Fans of the Western bristle at any attempt to yoke The Lone Ranger‘s box-office failure to the genre’s fortunes: Make a good Western, see how it does, then get back to me. But there’s no question that’s how it’s been spun in the industry and the more cooperative trade papers. The Western is dead, again.
At The Atlantic, Michael Agresta argues that’s a profound loss, not just because of the great movies that might never be made.
For a century plus, we have relied on Westerns to teach us our history and reflect our current politics and our place in the world. We can ill afford to lose that mirror now, especially just because we don’t like what we see staring back at us….
Westerns have earned their place at the heart of the national culture and American iconography abroad because they’ve provided a reliable vehicle for filmmakers to explore thorny issues of American history and character. In the enduring examples of the genre, the real threat to the homestead, we learn, is an economic system that is being rigged for the wealthy, or the search for the bad guy becomes a search for meaning in a culture of violent retribution, or the treasure of the Sierra Madre is a diabolical mirage of the American dream.
Given the movies Agresta cites as evidence of the Western’s commercial decline, it’s easy to conclude it’s not much of a loss: No one mourns the sterile lineage of Cowboys & Aliens or Wild Wild West. But then they’re Westerns only by default, studio tentpoles dressed up with ten-gallon hats and cap guns. Though he does draw attention to more modestly scaled, and more financially successful, movies like True Grit and Django Unchained, he leaves out scores more, including 2007’s 3:10 to Yuma, a straightforward big-budget Western that took in $70 million worldwide on a budget of $55 million. (For the real reason studios have lost interest in Westerns, note that less than a quarter of that was earned outside of the U.S.) He includes Brokeback Mountain, a non-Western which nonetheless addressed the genre’s iconography, but not Meek’s Crossing, which by implicitly linking a lost wagon train to the Iraq War did exactly what Agresta wants Westerns to do. If we include Cowboys & Aliens, why not Firefly or Serenity, whose fans are devoted if not especially numerous. And really: No Hell on Wheels? No Deadwood? If the Western has died off as a mass-market concern — and I’d argue that’s still a big “if” — it lives on in other guises, and in other media.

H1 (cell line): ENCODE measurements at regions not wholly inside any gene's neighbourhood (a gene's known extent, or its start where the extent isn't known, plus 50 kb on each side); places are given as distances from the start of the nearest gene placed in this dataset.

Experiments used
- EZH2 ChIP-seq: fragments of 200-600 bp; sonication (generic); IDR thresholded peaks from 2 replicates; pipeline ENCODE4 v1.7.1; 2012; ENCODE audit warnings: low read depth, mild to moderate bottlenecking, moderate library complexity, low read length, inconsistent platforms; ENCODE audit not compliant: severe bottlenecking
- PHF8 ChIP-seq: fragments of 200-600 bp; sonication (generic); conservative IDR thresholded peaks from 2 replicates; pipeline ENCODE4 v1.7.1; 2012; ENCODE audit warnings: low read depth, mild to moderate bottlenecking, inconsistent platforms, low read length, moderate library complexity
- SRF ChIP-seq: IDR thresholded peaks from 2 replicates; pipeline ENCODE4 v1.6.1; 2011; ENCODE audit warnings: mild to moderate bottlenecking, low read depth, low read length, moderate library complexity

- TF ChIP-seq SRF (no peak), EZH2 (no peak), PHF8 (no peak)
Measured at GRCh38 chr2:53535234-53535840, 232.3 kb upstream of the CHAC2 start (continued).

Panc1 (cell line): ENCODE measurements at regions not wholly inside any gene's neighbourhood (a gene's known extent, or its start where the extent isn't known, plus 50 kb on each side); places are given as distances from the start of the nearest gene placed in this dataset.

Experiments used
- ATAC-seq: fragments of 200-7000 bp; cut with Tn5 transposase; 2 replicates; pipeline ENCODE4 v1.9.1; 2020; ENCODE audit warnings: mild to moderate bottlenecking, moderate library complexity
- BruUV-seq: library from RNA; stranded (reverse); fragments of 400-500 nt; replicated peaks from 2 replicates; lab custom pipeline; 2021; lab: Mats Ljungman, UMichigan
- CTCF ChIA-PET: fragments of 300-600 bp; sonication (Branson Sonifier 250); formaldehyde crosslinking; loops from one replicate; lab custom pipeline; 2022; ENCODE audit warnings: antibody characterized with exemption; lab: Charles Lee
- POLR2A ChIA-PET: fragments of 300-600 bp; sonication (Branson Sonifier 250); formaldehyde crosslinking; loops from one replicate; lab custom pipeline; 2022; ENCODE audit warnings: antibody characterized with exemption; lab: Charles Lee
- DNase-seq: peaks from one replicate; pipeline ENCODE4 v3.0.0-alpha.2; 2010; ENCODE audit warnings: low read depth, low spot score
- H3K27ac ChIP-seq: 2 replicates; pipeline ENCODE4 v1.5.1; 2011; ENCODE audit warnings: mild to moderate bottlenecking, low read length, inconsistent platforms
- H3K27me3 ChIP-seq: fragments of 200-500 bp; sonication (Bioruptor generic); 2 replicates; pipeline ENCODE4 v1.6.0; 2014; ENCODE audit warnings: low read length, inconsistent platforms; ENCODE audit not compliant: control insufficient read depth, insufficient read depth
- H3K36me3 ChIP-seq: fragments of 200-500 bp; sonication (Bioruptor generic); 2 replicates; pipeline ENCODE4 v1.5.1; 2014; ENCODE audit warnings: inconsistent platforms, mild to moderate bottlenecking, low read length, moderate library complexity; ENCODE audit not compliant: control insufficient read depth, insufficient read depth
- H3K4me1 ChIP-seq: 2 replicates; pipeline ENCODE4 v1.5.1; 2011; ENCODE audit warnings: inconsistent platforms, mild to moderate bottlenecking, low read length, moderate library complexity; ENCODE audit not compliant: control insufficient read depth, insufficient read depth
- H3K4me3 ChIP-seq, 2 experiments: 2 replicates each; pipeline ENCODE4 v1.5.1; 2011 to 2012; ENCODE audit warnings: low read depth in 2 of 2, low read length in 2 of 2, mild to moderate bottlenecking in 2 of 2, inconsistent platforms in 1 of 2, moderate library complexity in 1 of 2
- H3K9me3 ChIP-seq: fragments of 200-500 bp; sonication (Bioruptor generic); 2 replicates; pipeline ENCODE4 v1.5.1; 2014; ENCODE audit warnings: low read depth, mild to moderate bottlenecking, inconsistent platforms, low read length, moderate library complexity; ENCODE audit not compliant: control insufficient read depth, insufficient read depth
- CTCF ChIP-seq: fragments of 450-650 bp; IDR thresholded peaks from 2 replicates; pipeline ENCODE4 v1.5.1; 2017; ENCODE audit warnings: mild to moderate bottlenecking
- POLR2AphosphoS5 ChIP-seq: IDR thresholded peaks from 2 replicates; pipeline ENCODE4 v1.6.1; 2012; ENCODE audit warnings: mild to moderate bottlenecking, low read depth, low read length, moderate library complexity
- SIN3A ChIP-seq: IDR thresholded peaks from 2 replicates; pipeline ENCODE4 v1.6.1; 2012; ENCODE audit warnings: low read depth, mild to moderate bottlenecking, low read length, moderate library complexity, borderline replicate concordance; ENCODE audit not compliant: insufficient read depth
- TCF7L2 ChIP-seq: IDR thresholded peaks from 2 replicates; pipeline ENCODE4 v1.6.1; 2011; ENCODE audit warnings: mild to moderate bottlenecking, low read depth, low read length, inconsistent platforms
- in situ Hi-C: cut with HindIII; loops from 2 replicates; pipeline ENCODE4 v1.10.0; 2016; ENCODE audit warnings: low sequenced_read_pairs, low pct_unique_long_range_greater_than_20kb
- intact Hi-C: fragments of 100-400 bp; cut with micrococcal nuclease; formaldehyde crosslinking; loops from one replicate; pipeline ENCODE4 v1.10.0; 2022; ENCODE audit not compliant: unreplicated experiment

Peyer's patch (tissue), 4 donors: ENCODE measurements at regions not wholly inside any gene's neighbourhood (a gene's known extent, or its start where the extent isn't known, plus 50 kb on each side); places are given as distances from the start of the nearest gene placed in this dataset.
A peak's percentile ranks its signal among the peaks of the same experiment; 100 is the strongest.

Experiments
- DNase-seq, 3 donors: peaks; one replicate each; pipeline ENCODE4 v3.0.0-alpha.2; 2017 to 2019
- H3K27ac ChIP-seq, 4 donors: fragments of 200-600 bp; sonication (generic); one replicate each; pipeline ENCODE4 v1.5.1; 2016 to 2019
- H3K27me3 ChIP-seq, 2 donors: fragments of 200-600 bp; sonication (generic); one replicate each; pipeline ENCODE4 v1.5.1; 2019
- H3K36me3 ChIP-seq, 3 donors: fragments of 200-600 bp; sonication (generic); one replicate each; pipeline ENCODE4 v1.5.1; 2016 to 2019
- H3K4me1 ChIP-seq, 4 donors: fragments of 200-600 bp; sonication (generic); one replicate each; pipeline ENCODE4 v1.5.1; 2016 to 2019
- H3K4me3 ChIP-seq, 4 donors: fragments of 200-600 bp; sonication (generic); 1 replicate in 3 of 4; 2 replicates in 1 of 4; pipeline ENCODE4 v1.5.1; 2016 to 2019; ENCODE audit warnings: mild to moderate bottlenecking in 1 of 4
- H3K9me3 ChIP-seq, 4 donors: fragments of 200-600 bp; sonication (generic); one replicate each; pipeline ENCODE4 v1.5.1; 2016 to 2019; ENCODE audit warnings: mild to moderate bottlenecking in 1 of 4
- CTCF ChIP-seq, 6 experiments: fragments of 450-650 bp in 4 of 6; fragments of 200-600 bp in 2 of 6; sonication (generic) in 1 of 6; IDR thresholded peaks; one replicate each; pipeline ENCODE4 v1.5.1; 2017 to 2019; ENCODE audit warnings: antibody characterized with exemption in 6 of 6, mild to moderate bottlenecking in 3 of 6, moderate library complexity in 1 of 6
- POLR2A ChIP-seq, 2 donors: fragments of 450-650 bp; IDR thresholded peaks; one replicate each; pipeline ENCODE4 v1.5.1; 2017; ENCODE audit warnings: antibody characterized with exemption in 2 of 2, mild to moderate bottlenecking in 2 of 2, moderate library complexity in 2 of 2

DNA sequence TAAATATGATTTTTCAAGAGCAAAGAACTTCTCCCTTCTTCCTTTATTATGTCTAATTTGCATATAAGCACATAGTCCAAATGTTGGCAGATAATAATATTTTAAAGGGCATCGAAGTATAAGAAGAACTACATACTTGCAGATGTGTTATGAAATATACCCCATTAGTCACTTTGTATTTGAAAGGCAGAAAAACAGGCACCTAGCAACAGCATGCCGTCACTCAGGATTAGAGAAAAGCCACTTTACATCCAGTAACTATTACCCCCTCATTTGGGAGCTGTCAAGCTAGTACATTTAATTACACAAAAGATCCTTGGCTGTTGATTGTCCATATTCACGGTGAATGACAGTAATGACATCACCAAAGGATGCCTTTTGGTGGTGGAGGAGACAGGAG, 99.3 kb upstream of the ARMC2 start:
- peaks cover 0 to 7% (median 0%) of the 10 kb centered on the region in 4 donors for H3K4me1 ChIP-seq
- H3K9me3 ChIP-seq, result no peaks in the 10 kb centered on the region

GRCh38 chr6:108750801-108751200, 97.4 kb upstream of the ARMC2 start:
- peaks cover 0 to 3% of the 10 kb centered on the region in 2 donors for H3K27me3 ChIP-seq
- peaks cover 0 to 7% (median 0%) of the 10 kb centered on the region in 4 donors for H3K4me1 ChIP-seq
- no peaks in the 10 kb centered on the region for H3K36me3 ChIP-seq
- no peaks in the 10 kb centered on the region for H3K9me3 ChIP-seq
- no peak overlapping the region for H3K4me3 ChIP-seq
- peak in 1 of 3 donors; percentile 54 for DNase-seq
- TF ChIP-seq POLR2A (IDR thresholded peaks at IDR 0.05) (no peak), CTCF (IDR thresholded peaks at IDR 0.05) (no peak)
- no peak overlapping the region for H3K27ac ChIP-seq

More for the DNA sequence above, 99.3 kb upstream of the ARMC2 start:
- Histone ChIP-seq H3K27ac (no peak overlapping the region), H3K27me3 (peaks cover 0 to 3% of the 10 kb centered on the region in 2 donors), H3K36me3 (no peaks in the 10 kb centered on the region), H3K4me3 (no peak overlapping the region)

Agresta is right that without Westerns, Americans lose access to a part of our history:
That “West,” of course, is already gone, fallen, conquered. It has been for decades, even though holding onto some sense of it seems crucial to our identity as Americans. Movie Westerns have been tracking that loss for a century.
But perhaps the Western owes some of its decline to the fact that we are no longer the nation we were, and some of its core concerns no longer resonate. The territories left to conquer are economic and virtual; there is no physical frontier, no undiscovered country. And though other nations saw George W. Bush as the cowboy president, voters lost patience with his attempt to play sheriff in Iraq. The great Westerns are part of our history now, just like the history they depict. In their time, they reflected how we saw ourselves in relation to the world. The fact that they no longer have the same force says something, too.
Read more: ‘How the Western Was Lost (And Why It Matters)‘